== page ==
I wandered into the University bookshop last night for a browse. I’d just been to see Andrew Killick talk about Hwang Byungki at SOAS, and thought I might try to pick up his book. They didn’t have it, but I ended up in the Asian history section looking through the spines to see what was new.
My eyes could not miss the biggest book in the Korean section. Initially I ignored it – it was far too big and intimidating – but as most of the other titles were either familiar or of little interest I absent-mindedly reached for it and sat down in one of the comfy armchairs. It was a translation of the Annals of King T’aejo.
I opened the book at random.
Book VI. Third year of the reign. 11th month. 8th Day (Kapchin)
There was fog
Hmm. Not too riveting.
There’s no entry entry for the 9th day, and on the 11th day (Chongmi) the entry reads
The trees were covered with hoar frost
Picturesque, but a bit mundane. But in between, on the 10th Day (Pyongo), we learn “that the crown prince held a banquet in his residence for the members of the royal family and high officials.” Good, they had something to eat. And then:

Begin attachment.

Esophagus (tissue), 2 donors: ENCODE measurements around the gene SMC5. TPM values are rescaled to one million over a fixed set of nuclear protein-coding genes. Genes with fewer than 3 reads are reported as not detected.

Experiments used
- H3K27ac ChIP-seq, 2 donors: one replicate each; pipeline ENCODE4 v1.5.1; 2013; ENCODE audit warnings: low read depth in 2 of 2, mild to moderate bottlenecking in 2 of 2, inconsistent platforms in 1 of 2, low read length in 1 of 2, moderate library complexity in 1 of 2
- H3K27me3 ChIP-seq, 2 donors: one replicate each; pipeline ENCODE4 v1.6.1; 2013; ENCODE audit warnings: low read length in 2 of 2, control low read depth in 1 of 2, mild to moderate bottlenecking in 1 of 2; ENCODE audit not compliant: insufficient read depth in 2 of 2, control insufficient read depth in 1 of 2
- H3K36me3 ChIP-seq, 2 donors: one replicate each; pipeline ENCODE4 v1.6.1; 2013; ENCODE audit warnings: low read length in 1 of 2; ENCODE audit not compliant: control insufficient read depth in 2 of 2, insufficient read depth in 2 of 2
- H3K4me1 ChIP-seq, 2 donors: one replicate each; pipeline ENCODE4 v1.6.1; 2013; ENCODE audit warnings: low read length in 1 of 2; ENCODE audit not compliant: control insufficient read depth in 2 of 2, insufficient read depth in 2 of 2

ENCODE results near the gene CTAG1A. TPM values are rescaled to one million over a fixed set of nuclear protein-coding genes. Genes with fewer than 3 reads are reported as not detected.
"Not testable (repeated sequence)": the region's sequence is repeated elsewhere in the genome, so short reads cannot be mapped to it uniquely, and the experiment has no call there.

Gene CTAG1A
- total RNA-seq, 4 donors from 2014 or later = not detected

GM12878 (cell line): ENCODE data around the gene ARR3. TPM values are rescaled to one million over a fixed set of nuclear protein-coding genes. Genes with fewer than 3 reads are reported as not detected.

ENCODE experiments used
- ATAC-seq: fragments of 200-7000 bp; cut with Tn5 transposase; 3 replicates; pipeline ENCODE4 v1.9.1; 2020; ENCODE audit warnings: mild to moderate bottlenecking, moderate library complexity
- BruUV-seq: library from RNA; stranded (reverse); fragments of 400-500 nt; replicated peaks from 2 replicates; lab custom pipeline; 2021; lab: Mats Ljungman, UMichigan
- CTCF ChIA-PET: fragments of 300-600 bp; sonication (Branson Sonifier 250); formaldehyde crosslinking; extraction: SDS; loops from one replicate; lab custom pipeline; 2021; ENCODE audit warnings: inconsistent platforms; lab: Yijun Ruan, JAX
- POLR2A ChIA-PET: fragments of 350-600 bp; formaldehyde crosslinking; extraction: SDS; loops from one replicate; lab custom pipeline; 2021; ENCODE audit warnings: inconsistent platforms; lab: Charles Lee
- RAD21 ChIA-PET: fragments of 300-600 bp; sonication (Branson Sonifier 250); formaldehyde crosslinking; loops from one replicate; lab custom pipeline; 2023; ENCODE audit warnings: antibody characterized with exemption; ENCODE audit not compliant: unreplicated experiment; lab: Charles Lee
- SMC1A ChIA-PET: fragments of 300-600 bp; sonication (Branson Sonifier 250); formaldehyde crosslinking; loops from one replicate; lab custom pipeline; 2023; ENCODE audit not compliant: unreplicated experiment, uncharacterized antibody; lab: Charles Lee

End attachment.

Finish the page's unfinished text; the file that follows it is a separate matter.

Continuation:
The king visited the Yongsan River and inspected the lumber used in building the Royal Ancestral Shrine.
There’s a helpful footnote to explain that the Yongsan River is a section of the Han River in the modern Mapo-gu area. But hang on. This is the Jongmyo Shrine being built. The king is doing some quality control. And this is a contemporary text that gives a (nearly) day-by-day account of the first years of the Joseon Dynasty, in which customs and institutions were established which lasted into the 20th century and beyond.